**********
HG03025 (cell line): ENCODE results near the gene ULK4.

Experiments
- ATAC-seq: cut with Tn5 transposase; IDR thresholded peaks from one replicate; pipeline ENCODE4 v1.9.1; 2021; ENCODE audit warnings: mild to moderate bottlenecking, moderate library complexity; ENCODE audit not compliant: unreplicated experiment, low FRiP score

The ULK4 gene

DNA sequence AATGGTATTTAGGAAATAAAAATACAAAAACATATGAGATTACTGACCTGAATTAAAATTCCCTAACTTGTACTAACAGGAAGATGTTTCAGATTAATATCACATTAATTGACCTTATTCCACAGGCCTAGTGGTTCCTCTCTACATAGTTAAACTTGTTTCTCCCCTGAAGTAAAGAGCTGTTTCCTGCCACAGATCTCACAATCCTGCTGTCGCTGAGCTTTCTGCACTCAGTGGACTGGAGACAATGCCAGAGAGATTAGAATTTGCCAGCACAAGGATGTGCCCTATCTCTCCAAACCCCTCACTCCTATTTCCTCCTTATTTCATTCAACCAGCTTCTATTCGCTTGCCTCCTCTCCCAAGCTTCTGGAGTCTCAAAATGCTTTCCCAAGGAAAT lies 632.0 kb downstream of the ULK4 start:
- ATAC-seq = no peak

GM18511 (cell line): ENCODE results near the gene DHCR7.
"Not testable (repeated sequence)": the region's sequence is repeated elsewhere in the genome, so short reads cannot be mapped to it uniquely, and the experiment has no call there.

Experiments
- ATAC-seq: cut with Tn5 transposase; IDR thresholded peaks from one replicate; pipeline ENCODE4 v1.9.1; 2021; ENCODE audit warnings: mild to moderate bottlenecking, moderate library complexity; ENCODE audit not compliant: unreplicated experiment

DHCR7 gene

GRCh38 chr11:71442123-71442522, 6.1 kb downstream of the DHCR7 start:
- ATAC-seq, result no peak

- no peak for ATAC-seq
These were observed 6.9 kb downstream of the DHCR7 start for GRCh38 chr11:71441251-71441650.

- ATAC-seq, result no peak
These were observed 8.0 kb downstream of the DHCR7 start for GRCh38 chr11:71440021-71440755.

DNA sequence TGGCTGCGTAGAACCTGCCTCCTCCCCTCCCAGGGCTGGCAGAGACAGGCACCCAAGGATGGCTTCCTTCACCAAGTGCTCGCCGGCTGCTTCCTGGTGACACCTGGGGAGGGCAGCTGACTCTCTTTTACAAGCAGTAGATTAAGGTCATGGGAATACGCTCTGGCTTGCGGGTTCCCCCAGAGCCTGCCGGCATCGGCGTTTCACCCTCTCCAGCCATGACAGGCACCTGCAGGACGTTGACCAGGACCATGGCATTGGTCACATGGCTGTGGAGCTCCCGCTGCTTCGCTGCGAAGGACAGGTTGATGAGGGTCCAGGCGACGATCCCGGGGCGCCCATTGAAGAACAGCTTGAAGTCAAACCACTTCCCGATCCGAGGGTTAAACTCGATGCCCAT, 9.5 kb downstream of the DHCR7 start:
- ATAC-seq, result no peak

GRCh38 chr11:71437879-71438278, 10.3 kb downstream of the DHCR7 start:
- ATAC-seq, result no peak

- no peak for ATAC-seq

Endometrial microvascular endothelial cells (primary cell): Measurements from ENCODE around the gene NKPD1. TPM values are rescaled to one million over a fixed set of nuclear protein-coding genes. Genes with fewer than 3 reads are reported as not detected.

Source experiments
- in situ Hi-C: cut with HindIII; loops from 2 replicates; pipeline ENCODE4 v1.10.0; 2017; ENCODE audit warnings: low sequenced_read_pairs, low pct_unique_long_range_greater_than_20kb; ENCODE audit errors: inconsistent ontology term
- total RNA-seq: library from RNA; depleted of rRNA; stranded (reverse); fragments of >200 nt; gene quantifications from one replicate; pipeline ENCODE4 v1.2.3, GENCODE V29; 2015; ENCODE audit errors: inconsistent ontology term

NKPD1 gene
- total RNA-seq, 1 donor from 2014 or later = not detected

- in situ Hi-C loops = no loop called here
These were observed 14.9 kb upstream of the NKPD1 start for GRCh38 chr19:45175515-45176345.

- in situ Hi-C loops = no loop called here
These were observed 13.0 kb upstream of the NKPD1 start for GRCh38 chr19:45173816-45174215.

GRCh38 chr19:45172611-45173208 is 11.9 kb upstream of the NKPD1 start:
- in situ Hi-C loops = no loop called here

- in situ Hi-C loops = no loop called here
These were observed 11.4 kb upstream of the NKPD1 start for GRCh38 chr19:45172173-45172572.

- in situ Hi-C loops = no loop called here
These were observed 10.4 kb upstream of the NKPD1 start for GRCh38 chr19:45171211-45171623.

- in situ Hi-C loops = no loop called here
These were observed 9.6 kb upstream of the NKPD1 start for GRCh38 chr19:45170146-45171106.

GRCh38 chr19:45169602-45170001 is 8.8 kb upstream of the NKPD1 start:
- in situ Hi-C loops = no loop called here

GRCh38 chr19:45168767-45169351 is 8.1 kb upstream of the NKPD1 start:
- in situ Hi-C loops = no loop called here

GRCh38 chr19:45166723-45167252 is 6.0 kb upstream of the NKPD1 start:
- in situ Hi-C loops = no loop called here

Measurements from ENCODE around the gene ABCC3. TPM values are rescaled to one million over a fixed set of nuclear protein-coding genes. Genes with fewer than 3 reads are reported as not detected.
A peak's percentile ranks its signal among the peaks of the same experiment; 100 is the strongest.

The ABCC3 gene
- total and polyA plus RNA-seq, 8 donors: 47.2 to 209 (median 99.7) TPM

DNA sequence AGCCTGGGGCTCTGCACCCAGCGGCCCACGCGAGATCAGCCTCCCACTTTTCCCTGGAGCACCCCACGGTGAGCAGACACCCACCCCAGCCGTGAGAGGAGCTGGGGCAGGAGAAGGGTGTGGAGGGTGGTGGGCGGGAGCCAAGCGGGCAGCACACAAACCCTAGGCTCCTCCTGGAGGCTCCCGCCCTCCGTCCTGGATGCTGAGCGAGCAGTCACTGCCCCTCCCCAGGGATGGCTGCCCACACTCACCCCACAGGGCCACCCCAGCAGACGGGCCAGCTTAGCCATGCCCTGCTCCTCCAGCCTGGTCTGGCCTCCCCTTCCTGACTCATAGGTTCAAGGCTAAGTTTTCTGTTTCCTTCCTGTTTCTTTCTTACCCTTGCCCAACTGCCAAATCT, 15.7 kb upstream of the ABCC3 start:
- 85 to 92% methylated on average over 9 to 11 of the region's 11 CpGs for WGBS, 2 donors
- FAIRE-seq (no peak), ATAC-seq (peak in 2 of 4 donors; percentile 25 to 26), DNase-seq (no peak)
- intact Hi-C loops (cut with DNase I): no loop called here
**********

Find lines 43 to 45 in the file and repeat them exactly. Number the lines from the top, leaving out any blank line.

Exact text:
GRCh38 chr19:45168767-45169351 is 8.1 kb upstream of the NKPD1 start:
- in situ Hi-C loops = no loop called here

GRCh38 chr19:45166723-45167252 is 6.0 kb upstream of the NKPD1 start: